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RMI server Solaris issue ?!

 
herve attia
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Hello all,
I tried to run the RMI SERVER developed under Windows2000 on solaris.
When I run like this , it works :
java -Djava.security.policy=FBN.policy -Djava.rmi.server.codebase=file:server.jar -jar server.jar -host localhost
but It uses the host name or IP address...I got the following
java -Djava.security.policy=FBN.policy -Djava.rmi.server.codebase=file:server.jar -jar server.jar -host titan
Data Server exception: Transport protocol not supported by server
java.rmi.MarshalException: Transport protocol not supported by server
at
sun.rmi.transport.tcp.TCPChannel.createConnection(TCPChannel.java:208)
at
sun.rmi.transport.tcp.TCPChannel.newConnection(TCPChannel.java:174)
at sun.rmi.server.UnicastRef.newCall(UnicastRef.java:318)
at sun.rmi.registry.RegistryImpl_Stub.rebind(Unknown Source)
at java.rmi.Naming.rebind(Naming.java:160)
at
suncertify.server.DataServer.main(suncertify/server/DataServer.java:366)

I bind my object as following :
...
//build the naming binding name
String name = "//" + host + ":" + port +"/DataServer";

// Create instance of DataRemote
DataServer engine = new DataServer(dbname, threadSafe, trace);
//bind the Data remote object to the RMI registry
Naming.rebind(name, engine);
Any clues will be appreciated.
 
Mark Spritzler
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Well I am not too good at these, but it is a Marshalling error, which leads me to go down the permissions/policy file route. What is in your policy file?
Wait a second. You are running the server. Why do you have to give it an IP or server name? It is the client that needs to give the IP address or server name to know where to look for the server.
The server automatically gets the IP address/server name of that machine.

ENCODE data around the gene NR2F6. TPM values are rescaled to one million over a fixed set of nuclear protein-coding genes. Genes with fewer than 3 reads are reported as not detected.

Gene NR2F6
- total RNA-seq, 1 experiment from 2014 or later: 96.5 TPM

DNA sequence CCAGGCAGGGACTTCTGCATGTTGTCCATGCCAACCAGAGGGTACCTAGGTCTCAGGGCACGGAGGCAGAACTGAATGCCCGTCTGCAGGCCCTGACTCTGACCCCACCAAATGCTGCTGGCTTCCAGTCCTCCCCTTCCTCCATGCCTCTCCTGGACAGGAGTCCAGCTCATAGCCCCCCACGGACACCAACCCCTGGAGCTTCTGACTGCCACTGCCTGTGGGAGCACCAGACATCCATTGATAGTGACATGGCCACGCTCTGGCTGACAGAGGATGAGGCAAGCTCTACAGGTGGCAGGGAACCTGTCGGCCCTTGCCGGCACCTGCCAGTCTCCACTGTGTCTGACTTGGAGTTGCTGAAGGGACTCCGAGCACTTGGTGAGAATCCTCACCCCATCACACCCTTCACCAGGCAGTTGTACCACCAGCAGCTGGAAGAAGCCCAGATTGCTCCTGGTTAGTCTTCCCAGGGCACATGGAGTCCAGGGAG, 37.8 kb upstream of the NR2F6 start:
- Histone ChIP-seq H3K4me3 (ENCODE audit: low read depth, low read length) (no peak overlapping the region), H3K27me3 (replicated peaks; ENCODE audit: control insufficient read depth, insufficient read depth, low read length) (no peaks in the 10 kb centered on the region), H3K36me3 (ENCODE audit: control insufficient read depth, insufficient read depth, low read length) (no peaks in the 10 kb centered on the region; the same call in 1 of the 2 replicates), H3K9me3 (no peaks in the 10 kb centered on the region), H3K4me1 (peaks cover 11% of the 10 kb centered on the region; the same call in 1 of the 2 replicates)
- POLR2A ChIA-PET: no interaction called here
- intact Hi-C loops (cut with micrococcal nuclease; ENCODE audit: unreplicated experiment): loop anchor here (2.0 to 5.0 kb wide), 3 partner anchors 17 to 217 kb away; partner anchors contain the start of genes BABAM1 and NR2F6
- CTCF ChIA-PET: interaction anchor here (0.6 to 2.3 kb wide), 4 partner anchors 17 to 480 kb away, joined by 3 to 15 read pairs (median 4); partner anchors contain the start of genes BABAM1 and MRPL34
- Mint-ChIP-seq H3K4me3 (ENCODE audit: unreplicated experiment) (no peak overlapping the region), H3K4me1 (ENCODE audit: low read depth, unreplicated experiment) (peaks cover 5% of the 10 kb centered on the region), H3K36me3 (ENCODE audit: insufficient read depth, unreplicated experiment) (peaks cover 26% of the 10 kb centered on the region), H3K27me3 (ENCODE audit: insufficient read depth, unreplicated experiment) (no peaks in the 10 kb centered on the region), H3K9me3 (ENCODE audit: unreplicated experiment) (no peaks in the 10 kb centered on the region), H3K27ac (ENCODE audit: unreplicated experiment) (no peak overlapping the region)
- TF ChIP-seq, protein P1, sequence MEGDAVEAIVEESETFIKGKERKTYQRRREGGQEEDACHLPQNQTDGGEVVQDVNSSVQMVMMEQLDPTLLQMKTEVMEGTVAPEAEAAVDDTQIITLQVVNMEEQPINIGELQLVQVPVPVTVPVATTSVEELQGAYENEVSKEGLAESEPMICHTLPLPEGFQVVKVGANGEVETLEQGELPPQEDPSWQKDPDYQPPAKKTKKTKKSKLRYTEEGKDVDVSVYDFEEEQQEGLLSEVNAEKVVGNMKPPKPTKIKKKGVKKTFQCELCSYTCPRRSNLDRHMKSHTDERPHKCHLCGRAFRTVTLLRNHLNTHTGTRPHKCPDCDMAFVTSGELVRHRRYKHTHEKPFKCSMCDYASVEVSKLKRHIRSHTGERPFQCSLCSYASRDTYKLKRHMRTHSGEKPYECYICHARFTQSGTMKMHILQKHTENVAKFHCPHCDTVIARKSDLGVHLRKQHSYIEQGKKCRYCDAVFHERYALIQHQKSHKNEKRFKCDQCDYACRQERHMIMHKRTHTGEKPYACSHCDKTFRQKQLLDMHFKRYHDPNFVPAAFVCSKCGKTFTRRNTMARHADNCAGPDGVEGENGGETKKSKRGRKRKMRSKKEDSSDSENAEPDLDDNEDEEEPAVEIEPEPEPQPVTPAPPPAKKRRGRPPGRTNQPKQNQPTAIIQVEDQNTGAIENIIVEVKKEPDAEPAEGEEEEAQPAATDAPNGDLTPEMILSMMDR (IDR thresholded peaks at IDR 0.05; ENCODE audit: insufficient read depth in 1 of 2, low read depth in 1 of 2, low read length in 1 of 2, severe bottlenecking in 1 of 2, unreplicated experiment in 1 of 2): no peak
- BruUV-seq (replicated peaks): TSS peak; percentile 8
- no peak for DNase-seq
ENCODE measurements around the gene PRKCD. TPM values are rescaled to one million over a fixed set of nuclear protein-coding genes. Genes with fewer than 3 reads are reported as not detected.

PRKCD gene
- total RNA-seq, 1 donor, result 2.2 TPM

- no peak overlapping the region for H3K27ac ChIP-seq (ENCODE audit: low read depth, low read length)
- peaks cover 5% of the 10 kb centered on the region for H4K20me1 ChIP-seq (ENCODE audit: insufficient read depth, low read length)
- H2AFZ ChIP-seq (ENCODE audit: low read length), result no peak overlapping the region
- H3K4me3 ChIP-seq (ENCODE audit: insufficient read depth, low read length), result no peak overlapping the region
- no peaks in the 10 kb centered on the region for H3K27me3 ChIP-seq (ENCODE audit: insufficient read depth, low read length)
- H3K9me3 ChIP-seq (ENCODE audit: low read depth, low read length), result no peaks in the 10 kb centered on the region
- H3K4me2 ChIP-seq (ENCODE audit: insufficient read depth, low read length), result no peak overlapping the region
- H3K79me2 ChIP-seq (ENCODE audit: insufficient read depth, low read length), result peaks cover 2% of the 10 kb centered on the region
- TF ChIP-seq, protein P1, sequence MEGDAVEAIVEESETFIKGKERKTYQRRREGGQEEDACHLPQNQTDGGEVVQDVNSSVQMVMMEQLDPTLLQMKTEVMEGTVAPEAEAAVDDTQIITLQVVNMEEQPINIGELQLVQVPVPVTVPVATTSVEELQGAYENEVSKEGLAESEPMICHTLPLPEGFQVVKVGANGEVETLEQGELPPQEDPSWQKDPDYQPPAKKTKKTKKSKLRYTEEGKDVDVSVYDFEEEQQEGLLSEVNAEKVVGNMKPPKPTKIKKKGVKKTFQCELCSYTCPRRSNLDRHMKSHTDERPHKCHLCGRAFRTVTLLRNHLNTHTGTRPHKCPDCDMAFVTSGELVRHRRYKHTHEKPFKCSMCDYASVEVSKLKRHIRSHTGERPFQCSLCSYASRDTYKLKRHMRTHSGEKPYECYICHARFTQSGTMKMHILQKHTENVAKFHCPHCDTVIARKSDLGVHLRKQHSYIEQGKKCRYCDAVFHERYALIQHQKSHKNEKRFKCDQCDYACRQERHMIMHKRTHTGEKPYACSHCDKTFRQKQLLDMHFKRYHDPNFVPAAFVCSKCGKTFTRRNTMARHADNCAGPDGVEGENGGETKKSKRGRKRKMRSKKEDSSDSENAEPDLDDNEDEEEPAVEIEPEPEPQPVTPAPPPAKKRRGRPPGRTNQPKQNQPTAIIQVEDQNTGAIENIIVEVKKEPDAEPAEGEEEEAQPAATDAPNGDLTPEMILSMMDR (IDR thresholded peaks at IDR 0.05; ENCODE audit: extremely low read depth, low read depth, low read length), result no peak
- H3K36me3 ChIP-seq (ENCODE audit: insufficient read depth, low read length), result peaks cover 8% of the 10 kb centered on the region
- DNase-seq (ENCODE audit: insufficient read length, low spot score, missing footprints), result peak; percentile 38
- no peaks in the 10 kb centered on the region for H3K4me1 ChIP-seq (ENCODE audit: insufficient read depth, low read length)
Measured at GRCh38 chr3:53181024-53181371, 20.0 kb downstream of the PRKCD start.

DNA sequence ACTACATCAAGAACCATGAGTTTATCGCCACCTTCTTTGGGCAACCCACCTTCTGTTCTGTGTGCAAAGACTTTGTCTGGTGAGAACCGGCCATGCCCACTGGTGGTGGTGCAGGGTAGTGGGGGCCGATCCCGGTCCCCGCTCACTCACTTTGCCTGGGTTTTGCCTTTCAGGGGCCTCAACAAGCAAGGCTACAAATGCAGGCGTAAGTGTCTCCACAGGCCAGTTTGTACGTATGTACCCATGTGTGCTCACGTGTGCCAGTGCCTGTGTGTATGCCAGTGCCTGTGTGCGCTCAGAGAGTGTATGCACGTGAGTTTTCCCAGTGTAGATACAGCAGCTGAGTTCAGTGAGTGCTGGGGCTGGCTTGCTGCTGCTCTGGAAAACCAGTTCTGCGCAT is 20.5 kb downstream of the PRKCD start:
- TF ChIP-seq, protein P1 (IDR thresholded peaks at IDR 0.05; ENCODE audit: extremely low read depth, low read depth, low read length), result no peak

This is the code I had

but you might have needed the hostname and port to change the port.
Oh well, I said that this wasn't me strong suit
When things aren't my strong suit, I tend to go the easy way out, and keeping at simple as possible. That's why I didn't care that it used the default port.

Mark
[ February 08, 2002: Message edited by: Mark Spritzler ]
 
herve attia
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Hello Mark,
My policy file grants all the permission.
grant {
// Allow everything for now
permission java.security.AllPermission;
};

My understanding with RMI is when you bind the object to the registry, you need to specify the host name and the port. if you do not mention them, RMI will take the default value : localhost and 1099 .
So, and any case, we could build the bind name as following :

String name = "//" + host + ":" + port +"/DataServer";

DataServer engine = new DataServer(dbname, threadSafe, trace);
//bind the Data remote object to the RMI registry
Naming.rebind(name, engine);


Does anyone use this approach ?
Or maybe, we should do as following (I have not tried yet):

String name = "//DataServer";
DataServer engine = new DataServer(...);
Naming.rebind(name, engine);

rmiregistry <port>
java -Djava.security.policy=FBN.policy